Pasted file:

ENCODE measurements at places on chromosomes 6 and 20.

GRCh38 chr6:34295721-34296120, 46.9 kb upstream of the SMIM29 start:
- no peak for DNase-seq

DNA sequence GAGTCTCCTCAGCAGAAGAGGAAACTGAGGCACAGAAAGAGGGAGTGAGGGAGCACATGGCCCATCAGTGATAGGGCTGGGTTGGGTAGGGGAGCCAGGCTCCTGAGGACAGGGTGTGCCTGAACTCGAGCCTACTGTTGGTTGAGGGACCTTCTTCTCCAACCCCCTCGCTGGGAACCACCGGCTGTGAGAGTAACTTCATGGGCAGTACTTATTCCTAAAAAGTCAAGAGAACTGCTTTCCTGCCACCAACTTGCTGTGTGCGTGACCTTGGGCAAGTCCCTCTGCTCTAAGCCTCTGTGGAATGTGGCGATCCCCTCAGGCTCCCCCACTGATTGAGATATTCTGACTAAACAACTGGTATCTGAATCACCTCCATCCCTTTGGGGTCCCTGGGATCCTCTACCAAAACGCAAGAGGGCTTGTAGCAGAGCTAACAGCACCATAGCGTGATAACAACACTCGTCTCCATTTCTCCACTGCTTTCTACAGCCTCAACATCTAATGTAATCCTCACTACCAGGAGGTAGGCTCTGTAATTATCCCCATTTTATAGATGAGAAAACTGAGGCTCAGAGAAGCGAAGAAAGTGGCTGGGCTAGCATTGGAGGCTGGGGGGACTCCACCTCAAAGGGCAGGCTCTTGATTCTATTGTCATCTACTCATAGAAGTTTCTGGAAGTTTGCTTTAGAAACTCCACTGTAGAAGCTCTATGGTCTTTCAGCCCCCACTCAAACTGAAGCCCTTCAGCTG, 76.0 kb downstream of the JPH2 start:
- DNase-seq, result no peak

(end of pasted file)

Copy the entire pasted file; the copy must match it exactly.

ENCODE measurements at places on chromosomes 6 and 20.

GRCh38 chr6:34295721-34296120, 46.9 kb upstream of the SMIM29 start:
- no peak for DNase-seq

DNA sequence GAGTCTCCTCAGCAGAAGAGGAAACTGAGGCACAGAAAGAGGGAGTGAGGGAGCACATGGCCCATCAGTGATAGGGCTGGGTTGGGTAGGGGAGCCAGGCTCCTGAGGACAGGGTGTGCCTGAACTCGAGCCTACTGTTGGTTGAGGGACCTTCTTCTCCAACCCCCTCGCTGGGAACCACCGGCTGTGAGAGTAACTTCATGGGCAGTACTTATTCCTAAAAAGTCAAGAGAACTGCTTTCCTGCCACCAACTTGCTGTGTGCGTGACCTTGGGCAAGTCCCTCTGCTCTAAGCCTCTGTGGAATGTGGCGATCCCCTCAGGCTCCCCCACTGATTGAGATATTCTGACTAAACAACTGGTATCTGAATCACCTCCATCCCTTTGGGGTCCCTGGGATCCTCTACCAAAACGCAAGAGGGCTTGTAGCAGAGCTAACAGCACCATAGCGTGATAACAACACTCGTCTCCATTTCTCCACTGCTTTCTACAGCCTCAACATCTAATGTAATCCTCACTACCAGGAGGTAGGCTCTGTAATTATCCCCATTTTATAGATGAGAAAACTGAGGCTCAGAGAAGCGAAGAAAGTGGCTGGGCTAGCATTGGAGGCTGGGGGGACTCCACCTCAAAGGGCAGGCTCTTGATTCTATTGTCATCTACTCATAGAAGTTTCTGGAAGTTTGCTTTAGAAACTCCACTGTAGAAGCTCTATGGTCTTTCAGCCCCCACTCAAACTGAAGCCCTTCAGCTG, 76.0 kb downstream of the JPH2 start:
- DNase-seq, result no peak